Google is reportedly cracking down on Android partners with the message that there will be no more 'willy-nilly' tweaks to the software, according to BusinessWeek.
Google has reached out to the major carriers and device makers backing its mobile operating system with a message: There will be no more willy-nilly tweaks to the software. No more partnerships formed outside of Google's purview. From now on, companies hoping to receive early access to Google's most up-to-date software will need approval of their plans. And they will seek that approval from Andy Rubin, the head of Google's Android group.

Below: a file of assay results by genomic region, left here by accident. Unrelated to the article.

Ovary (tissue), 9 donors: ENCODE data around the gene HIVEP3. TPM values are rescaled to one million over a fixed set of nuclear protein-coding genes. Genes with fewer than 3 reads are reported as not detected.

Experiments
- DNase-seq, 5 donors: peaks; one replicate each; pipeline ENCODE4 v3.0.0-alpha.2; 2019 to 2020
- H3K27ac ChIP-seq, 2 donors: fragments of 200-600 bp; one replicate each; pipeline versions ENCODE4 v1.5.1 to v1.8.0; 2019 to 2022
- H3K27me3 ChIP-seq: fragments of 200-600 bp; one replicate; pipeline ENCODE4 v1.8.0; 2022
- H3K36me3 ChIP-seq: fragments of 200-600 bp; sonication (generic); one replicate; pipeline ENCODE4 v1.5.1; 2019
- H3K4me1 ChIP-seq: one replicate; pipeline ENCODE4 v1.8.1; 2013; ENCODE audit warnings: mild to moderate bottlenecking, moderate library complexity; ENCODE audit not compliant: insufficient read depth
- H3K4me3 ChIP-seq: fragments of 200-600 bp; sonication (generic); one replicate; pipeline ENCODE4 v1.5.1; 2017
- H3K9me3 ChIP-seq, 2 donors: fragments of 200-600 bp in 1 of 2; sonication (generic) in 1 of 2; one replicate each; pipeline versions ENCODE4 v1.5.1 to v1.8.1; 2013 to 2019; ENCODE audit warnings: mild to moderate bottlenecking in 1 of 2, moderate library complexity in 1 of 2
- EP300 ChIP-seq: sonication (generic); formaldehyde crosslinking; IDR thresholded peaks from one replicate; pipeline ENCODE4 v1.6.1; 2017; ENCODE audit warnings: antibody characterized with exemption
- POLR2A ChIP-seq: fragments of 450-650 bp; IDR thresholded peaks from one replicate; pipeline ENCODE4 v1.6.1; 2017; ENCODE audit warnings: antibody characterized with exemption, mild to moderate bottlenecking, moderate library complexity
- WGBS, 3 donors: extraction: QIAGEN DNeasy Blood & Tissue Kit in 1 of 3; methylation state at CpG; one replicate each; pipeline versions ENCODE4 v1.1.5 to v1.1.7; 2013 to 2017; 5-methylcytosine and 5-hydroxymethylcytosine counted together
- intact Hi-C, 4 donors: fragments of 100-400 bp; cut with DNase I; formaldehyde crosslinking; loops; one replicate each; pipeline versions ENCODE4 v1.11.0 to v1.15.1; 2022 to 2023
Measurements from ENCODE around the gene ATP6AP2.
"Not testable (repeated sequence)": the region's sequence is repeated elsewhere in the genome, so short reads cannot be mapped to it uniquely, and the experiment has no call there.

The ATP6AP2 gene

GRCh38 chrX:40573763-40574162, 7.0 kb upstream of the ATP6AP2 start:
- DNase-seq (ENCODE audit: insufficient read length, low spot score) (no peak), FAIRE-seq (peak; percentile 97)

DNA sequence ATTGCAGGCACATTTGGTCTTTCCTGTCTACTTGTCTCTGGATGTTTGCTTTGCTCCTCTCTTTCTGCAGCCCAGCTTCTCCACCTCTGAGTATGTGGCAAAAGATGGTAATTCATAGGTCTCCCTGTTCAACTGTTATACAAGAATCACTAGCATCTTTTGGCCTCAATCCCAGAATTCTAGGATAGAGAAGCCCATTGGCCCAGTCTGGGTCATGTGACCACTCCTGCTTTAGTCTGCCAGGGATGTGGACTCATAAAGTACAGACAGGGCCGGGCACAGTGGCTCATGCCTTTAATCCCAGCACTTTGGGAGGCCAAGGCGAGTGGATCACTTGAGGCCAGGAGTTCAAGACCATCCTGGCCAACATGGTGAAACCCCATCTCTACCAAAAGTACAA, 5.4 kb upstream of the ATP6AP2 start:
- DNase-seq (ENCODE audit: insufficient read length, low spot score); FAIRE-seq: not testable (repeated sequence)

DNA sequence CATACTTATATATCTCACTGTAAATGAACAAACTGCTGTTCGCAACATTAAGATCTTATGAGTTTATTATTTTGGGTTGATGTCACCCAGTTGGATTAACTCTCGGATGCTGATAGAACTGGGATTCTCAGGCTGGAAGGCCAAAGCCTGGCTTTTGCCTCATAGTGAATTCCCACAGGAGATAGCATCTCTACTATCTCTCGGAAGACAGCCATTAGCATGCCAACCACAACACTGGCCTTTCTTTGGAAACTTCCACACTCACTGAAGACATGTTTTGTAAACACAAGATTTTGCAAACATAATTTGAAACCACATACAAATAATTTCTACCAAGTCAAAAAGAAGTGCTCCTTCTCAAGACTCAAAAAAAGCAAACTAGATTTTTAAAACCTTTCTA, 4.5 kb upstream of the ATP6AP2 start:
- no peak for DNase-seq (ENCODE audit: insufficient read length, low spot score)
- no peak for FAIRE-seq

Google has reportedly been demanding that Android licensees abide by "non-fragmentation clauses" that give it the final say on what code tweaks can be made. Rubin says these policies have always been in place; however, BusinessWeek sources say that Google has recently tightened those policies angering many partners including Facebook. The social network had been working to fashion its own version of Android for smartphones; however, is unhappy that Google must approve their tweaks to the operating system.
These actions have reportedly prompted gripes to the Justice Department. Google refused to comment on the matter.